In order to accomplish the demolition, a 37,000 lb. (16,783 kg) drilling machine was crane-loaded onto a barge, floated to the pier and offloaded atop it. When in place Deskins drilled 10 hours a day, five days a week. What made the drilling especially tricky, aside from environmental considerations, was the relatively thinness of the walls. Drilling a hole 2.75 in. (6.98 cm) in diameter for up to 86 ft. with little to no deviation is not a simple task.

“The trick was getting to the bottom of the hole without going out one side of the wall.” Deskins said.

Tully specifically chose a Sandvik Ranger DX800 drill rig for the challenging job.

“I wanted this machine,” Tully said. “I have used similar Sandvik equipment on other projects and was very satisfied. The accuracy and trueness of the holes was fantastic.”

Aggregate Crusher Specialists, the Sandvik Drilling and Stationary Crushing and Screening equipment dealer of Nevada and California, promptly supplied the machine for rental when Contract Drilling & Blasting needed it.

ACS president Mike Murphy said, “Time is of the essence in this industry; we strive to be able to supply the right equipment and the best service at the right time. Barry Wells, our drill specialist, was present on-site the first few days of the drill arriving to the pier and supplied the technical support during the project.”

Tully has worked around Sandvik drilling rigs for 20 years — including with predecessor Tamrock units — and said he always has been impressed with their productivity. The blasting specialist believes three features on the Ranger DX800 were critical on drilling Pier E3. One was the rig's reach, as the limited pier area can be very difficult. Another was its ability to revolve its superstructure up to 180 degrees and drill multiple holes from the same location.

Another feature was Sandvik's TIM5300 system, which measures depth and inclination. The drilling accuracy of the TIM5300 was needed because the pier's 3-ft.-thick walls were poured in place, sometimes in multiple pours, and were not expected to always run true. Guided by the system, combined with Tully's selected drill string and operator, the Ranger DX800 proved productive despite the irregular material and untrue structuring.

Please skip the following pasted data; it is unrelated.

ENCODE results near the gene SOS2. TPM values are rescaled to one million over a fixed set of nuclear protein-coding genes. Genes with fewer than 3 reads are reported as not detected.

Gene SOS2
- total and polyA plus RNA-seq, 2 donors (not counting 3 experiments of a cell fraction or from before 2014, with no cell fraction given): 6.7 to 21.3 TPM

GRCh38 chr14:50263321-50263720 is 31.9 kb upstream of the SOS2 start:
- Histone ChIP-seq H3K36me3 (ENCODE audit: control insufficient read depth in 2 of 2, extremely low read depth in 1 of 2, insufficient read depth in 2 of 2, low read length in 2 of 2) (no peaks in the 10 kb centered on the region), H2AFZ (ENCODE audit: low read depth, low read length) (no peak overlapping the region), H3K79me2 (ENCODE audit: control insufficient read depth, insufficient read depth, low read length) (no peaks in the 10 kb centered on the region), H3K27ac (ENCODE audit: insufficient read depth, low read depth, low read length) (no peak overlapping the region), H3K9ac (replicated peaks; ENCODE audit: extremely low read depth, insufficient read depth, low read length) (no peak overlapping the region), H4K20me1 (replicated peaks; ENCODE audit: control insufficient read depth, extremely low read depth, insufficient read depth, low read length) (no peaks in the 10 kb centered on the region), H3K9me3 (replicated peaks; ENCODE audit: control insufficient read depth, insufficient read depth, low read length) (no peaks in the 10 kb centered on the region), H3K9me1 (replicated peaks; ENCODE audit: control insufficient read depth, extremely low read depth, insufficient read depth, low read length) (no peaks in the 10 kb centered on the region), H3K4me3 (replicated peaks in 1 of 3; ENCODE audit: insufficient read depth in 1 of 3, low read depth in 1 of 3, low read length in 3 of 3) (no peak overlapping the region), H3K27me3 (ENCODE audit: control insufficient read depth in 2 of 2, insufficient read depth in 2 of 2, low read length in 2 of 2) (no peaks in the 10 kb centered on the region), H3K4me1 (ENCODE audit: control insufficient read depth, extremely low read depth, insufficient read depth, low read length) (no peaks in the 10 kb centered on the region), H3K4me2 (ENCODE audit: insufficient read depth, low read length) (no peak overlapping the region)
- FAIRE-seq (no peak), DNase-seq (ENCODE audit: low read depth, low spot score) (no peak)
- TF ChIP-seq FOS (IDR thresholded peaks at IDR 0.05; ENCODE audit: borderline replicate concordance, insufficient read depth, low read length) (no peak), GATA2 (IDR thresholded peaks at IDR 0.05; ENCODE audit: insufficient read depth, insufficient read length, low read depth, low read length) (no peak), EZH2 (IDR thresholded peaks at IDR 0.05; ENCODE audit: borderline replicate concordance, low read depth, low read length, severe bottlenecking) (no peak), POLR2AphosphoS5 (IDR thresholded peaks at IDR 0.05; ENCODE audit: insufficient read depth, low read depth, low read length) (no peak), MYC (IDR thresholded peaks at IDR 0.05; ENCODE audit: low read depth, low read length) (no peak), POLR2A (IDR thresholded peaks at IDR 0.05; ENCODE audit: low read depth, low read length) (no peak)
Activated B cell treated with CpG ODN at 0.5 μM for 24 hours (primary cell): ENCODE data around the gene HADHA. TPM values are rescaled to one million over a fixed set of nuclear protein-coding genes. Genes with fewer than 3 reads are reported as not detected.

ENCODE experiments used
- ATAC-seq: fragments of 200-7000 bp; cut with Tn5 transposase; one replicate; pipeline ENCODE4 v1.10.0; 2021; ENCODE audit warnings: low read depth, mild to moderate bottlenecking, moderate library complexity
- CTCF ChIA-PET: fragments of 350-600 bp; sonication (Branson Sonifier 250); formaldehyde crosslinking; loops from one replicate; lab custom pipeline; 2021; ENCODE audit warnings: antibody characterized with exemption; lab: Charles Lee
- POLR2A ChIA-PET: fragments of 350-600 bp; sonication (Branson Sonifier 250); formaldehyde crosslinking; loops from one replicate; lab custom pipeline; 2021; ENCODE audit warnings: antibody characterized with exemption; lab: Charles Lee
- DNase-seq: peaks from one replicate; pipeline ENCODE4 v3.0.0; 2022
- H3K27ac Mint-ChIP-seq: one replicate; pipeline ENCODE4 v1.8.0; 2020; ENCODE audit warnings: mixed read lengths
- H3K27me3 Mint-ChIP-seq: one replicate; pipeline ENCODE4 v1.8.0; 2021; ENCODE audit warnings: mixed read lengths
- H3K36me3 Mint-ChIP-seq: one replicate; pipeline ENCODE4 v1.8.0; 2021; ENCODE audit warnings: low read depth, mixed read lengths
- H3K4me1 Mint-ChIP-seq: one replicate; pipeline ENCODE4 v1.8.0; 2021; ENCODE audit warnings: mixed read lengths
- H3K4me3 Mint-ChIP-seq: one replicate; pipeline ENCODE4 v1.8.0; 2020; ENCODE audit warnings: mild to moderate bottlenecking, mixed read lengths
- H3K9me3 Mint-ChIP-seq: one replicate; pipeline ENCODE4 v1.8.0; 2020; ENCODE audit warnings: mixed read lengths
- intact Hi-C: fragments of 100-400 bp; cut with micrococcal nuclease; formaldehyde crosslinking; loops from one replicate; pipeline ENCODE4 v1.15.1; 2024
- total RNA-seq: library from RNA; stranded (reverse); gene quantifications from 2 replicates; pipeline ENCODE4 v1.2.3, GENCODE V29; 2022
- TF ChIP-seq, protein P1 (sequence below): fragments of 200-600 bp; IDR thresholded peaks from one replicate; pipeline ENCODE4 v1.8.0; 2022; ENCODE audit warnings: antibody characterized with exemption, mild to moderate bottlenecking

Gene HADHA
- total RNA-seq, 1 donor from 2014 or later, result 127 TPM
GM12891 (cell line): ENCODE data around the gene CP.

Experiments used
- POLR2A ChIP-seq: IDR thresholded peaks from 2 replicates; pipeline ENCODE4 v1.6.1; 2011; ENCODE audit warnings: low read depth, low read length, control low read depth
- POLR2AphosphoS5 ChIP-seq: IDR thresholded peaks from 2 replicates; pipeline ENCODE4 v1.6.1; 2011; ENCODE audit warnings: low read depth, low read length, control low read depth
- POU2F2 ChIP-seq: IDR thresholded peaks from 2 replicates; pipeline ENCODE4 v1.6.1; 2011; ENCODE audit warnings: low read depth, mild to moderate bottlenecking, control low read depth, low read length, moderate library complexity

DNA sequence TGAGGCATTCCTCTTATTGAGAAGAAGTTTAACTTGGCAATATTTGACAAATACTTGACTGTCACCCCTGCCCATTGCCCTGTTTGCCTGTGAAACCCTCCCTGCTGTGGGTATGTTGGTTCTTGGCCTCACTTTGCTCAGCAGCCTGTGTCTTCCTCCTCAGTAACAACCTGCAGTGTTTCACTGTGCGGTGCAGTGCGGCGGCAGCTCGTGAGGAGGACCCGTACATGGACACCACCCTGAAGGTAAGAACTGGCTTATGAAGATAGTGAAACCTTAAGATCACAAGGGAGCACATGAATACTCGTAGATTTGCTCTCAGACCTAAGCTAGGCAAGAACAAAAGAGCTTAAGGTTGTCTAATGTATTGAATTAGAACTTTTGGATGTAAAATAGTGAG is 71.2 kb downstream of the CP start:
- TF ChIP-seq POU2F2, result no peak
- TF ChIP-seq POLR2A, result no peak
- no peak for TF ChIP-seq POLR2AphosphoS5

“There were lots of surprises and adjustments to make, but we made them successfully,” said Tully. “This project was undertaken in a controlled drilling atmosphere rather than a production drilling atmosphere. I would rather take an hour on a single hole than quickly drill a bad one.”

Deskins said he couldn't imagine having tackled the task with any other drill. He calls the Ranger DX800 an operator-friendly machine.

“[It is] the Cadillac of the drilling world,” he said. “You really need to be precise and pay attention to the hole you are drilling, but the cabin is comfortable and you don't have to stretch a long way. The TIM5300 system will keep up with the penetration rate, which makes it quicker for me to go through from one hole to the next. Electronically and hydraulically it is a great machine. Additionally, the pier environment is a small space; you can get lots of people on the pier around you but the cameras in the cabin allow me to see everything around me. Sandvik has taken into consideration the comfort of the operator, which makes the job a lot easier for me.”

“The operator is given great visibility of the hole they're drilling,” said Avery Martin, Sandvik Construction area sales manager. “Rod-changing is done with the left hand, and joy-stick drilling and boom control with the right. All pressure gauges are in the operator's line of sight as they look at a hole. All in all, the cabin is designed so an operator can focus 100 percent on drilling. From a hydraulic point of view, one feature that makes the job easier for the operator is the Rock Pilot+ control system. It measures the hardness of the material and adjusts accordingly in order to get a straight hole.”

The estimated time needed to actually destroy the pier after it has been drilled and laced with electronically sequenced explosives is less than six seconds. The blast is scheduled for November 2015, because demolition during that period poses the least risk to San Francisco Bay's fish and wildlife populations, including porpoises, sea lions and seals.

For more information visit construction.sandvik.com.